V.1 #4 Recommended Practices - Parent-Teacher Conferences: Make Them Effective
Unfortunately, parents often leave parent-teacher conferences feeling bombarded with jargon and statistics and understanding nothing. This serves no purpose. Successful parent-teacher conferences need to be practical and should give parents a positive message that the school and home need to work together to promote the child’s greatest chance of meeting her potential. To make conferences “positive” for parents, Dr. Roger Pierangelo and I (as Executive Directors of the Nation
V.1 #4 Counseling - How Can Learning Problems Affect Children Emotionally?
It is not unusual for teachers to have concerns about children’s emotional well-being, especially when they struggle academically. Often, though, these concerns cannot be fully alleviated. It is not a matter of “if” their children will be affected emotionally, but “in what way” and “how intensely.” For example, because of frustrations stemming from failure experiences, some children may become anxious, others depressed, and still others, angry. Additionally, the intensity of
V.1 #4 Social Development - A Model for Teaching Social Skills in Classrooms
Although the federal government’s definition of learning disabilities (LD) fails to mention social and emotional difficulties, both parents and school personnel recognize that some students with LD have such difficulties. Fortunately, the research community has documented these concerns and has developed interventions to address them. For students and teachers, the classroom is a natural place to work on social skills. In addition to providing many opportunities for children
V.1 #4 Early Intervention - The Effects of Early Child Care: Lessons from the NICHD Study of Early C
The National Institute of Child Health and Human Development (NICHD) has reported on an important study that compared the short- and long-term developmental effects of different types of childcare. The study, called the NICHD Study of Early Child Care (NICHD SECC, http://secc.rti.org), began in 1991 when it enrolled 1,364 newborns and their families from sites across the country. Since 1991, the researchers measured different aspects of the children’s development (e.g., socia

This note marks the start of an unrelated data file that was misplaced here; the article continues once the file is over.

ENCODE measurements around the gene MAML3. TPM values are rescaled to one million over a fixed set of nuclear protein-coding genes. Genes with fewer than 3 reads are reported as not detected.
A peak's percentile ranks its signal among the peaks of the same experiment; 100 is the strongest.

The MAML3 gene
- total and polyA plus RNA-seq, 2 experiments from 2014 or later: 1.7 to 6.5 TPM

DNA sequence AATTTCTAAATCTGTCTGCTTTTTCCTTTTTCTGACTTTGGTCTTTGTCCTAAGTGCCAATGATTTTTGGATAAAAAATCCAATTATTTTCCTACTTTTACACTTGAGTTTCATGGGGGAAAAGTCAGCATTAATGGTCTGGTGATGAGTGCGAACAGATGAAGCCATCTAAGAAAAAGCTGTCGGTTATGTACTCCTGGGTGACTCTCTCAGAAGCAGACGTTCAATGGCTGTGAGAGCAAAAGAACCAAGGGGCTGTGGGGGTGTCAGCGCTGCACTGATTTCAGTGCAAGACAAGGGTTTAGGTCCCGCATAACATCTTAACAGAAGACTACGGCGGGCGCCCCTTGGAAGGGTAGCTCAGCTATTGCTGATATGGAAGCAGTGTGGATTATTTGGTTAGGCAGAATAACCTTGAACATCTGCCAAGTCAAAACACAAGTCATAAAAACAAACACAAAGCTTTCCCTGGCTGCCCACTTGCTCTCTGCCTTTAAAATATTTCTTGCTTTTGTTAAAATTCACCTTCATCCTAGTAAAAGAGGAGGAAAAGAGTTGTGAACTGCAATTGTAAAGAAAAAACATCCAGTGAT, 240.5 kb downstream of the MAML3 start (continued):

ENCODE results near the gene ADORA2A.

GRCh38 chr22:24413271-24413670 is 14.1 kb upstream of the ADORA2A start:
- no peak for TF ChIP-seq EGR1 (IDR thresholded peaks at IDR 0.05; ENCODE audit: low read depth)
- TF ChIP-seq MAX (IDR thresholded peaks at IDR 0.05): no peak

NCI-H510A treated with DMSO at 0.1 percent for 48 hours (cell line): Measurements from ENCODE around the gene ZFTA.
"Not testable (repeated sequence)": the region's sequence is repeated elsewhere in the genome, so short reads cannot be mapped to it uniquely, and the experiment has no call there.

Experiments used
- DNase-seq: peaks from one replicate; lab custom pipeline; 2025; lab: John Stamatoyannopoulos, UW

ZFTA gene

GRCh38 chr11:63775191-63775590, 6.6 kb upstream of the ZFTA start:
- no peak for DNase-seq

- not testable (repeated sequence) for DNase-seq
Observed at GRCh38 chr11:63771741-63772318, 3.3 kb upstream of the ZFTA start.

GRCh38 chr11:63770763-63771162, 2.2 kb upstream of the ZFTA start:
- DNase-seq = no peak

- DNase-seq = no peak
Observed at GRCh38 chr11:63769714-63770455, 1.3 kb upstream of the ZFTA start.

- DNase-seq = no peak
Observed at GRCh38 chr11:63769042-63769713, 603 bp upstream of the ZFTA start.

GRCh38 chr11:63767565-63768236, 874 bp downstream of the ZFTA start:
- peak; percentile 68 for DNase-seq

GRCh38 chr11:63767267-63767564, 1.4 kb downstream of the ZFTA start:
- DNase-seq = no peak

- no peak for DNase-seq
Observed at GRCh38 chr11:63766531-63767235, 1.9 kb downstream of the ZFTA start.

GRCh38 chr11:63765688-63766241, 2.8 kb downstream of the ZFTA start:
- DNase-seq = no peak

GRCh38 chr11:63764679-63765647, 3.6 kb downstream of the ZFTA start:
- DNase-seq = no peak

V.1 #4 Spelling and Writing - Beyond Commas: Revising with Less Skilled Writers
In a previous column I discussed the rationale for revising and some of the typical behaviors of skilled writers as they revise. In this column, I will discuss how less skilled writers approach revising. Revision is an intricate part of the writing process that requires a writer to essentially re-look, re-evaluate, and clarify their thoughts with the aim of crafting improvements in their ideas, words, sentences, paragraphs, and/or overall text. Interestingly, there are quite
V.1 #4 Reading - Retain or Promote?
Sixth grade students rated grade retention as the single most stressful life event, higher than both the loss of a parent and going blind (Jimerson & Kaufman, 2003, p. 627) Teachers often debate whether to retain children who struggle with reading. Those who support retention argue that struggling readers will benefit from repeating a grade. Retention will give them an opportunity to review the material, or mature socially and emotionally. Fear of additional retentions will m
V.1 #4 Mathematics - Strategies for Successful Word Problem Solving by Students with Learning Disabi
“Strategy instruction” is a promising intervention for helping students with learning disabilities (LD) improve their ability to solve mathematical problems. Strategies for problem solving strategies may range from specific heuristics (methods used by solvers to present word problems in new ways that facilitate understanding) to broad guidelines: Specific heuristics aim directly at helping students understand and solve a problem. Two heuristics are paraphrasing the problem an